Kate said it’s hard to commercialise new ideas in Australia as no one wants to fund it. Do we value entrepreneurialism here? We need to get more ambitious to have people like Dr. Thomas Oxley stay in our country. She also said it’s generational, she sees a different attitude with the younger doctors and consumers; it will come with time.
Craig said health is unlike any other industry he’s ever worked in – there is a lack of disclosure and transparency. Medibank has some of the information – out of pocket costs, who charges what, who’s good and who’s not, etc. In other industries this information is feely available, but in healthcare we don’t have these disclosures. He said we are under-reporting to the consumer and this is breeding suspicion and concern in the consumer.
The issue of affordability
Stephen said a ‘complication of care’ adds costs; it’s actually low-class healthcare that is costly, not high-quality health care. The question is, how can we drive a reduction in complications? When they stay overnight, 1 in 4 patients has a diagnosis made that they didn’t have when they arrived in hospital. This adds more than $5 billion in costs a year. We can reduce costs by $1.5 billion a year if we reduce the rate of complications, but the hospitals need the information, they don’t have the data themselves. We need to provide them with the information.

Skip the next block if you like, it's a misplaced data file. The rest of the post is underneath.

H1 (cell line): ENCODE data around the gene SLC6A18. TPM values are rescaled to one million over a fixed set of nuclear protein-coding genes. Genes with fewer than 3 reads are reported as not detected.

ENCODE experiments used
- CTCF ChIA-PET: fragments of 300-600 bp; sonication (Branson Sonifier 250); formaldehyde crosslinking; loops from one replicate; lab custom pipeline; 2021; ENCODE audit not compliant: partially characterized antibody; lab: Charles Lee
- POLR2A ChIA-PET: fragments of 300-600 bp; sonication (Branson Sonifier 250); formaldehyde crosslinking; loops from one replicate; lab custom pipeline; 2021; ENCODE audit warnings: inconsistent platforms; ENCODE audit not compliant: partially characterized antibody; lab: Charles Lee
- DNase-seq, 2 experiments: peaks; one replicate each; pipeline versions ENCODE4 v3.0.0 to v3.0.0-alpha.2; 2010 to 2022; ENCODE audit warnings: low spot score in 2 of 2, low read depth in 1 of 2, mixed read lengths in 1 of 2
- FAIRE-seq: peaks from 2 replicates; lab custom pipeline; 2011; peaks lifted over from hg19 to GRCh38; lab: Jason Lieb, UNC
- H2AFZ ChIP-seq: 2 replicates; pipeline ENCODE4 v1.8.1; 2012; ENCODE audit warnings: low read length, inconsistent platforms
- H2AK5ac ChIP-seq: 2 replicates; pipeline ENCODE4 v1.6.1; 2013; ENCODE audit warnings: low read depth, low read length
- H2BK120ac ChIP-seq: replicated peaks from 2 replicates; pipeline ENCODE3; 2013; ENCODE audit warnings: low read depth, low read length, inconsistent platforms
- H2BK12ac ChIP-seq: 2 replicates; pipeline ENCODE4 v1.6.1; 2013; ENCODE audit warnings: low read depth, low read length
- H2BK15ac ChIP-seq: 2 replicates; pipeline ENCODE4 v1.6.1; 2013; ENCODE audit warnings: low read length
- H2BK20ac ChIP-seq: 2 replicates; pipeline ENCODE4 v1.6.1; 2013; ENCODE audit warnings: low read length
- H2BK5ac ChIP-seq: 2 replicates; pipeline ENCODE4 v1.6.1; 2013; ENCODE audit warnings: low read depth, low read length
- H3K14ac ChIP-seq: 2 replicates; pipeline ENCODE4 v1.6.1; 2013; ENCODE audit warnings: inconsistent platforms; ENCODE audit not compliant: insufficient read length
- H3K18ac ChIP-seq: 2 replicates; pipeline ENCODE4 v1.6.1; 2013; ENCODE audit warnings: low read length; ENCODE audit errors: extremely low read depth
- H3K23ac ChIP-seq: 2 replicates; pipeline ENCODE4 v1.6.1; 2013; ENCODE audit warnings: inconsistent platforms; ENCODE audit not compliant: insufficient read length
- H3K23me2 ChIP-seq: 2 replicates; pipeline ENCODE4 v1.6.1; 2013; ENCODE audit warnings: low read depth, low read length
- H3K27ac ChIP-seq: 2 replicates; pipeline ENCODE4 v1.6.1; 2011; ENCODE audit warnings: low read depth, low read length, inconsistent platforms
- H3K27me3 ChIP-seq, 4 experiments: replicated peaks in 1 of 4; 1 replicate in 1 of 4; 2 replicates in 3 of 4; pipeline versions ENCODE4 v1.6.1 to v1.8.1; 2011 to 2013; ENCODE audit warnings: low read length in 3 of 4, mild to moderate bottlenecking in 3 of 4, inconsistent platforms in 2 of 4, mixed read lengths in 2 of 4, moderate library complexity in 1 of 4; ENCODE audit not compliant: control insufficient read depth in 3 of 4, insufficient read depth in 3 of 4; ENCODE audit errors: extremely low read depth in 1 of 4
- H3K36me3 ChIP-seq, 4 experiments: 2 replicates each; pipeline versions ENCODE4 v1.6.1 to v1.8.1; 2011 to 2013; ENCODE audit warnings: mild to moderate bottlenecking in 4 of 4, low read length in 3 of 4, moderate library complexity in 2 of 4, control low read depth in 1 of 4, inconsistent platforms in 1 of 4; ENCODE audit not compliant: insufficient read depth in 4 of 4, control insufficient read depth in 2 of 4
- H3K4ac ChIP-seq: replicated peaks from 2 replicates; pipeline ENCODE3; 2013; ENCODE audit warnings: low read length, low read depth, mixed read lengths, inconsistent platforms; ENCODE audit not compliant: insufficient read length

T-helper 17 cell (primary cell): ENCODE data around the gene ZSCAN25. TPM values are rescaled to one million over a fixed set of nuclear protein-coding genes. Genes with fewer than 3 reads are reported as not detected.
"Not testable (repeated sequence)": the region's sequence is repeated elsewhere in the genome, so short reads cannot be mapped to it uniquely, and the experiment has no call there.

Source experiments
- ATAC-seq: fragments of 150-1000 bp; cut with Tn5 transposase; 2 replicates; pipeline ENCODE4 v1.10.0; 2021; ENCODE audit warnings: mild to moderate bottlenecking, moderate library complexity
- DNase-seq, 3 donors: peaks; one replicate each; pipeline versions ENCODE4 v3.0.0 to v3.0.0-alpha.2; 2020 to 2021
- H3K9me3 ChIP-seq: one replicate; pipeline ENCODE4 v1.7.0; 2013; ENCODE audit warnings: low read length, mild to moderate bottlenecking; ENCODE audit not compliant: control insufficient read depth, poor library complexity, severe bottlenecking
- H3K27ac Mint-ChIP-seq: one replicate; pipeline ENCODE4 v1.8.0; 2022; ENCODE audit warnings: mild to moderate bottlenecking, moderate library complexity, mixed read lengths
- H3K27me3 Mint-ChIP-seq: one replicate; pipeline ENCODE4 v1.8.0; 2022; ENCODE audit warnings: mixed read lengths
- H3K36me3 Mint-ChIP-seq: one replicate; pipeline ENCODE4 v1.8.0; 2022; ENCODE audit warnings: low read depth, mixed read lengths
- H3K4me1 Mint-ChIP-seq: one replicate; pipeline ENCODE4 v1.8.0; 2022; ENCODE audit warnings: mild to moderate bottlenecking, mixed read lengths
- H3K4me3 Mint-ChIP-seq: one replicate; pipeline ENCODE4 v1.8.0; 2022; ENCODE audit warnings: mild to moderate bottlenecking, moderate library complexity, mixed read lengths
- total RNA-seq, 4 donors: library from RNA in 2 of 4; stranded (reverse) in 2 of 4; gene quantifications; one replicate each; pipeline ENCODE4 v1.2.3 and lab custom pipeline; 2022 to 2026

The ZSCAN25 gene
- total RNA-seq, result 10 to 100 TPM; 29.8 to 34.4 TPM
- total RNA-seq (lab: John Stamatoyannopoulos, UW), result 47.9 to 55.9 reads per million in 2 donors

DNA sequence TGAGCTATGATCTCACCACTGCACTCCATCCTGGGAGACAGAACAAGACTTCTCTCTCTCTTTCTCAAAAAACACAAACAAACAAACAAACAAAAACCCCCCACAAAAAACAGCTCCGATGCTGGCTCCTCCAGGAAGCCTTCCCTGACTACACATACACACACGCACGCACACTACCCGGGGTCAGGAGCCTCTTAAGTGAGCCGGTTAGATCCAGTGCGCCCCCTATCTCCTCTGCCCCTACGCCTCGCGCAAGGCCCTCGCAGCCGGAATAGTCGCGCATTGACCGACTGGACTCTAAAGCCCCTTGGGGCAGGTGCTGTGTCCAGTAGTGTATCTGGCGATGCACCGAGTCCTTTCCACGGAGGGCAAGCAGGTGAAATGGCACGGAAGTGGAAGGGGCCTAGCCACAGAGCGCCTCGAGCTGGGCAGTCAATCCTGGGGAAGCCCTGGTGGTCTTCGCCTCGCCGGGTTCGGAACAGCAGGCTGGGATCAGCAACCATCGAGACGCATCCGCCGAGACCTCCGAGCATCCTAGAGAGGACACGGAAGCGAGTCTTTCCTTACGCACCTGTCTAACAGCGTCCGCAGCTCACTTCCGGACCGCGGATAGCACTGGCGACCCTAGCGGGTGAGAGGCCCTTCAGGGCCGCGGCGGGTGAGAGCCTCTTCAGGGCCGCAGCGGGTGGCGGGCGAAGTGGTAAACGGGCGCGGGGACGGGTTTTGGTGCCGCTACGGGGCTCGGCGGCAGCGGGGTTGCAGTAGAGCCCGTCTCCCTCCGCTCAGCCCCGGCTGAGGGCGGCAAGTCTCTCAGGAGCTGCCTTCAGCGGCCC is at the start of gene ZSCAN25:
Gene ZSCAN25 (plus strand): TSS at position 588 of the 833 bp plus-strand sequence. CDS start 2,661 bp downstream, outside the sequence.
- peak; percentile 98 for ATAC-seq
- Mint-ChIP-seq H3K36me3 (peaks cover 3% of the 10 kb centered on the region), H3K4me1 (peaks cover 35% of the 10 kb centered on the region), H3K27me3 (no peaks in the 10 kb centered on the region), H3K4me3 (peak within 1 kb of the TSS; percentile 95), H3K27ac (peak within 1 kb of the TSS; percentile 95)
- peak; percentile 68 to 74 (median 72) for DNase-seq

Craig said there are now more day surgeries. They are not appropriate for all situations, but 25-30% of jaw surgeries are now done as a day procedure. Of course, we don’t want to compromise the quality of clinical care, but we are seeing the same, if not better, clinical outcomes at the same or better cost in these facilities. He said we will see a shift into an alternative care setting. Medibank is currently running a chemo in the home program which runs at 75% the cost of in-patient treatment. He said it’s not appropriate for all cases but, where it is, we should use it.
Kate said the ‘system’ is lacking in the healthcare system. We need to look outside of healthcare and build partnerships like the airline industry has done; drive costs out through partnerships.
It seems your postcode may be more important than your genetic code in driving healthcare outcomes. Are we doing enough to address social determinacy such as housing, education, etc?
With regards to avoidable mortality, Stephen said avoidable incidents are 20% higher in regional NSW than in metropolitan Sydney, and it is getting worse. Where you live does affect your mortality rate. In terms of what can be done about it, Stephen said interventions need to be at a community level – we need to change the way these communities work. But this is not a quick and easy process.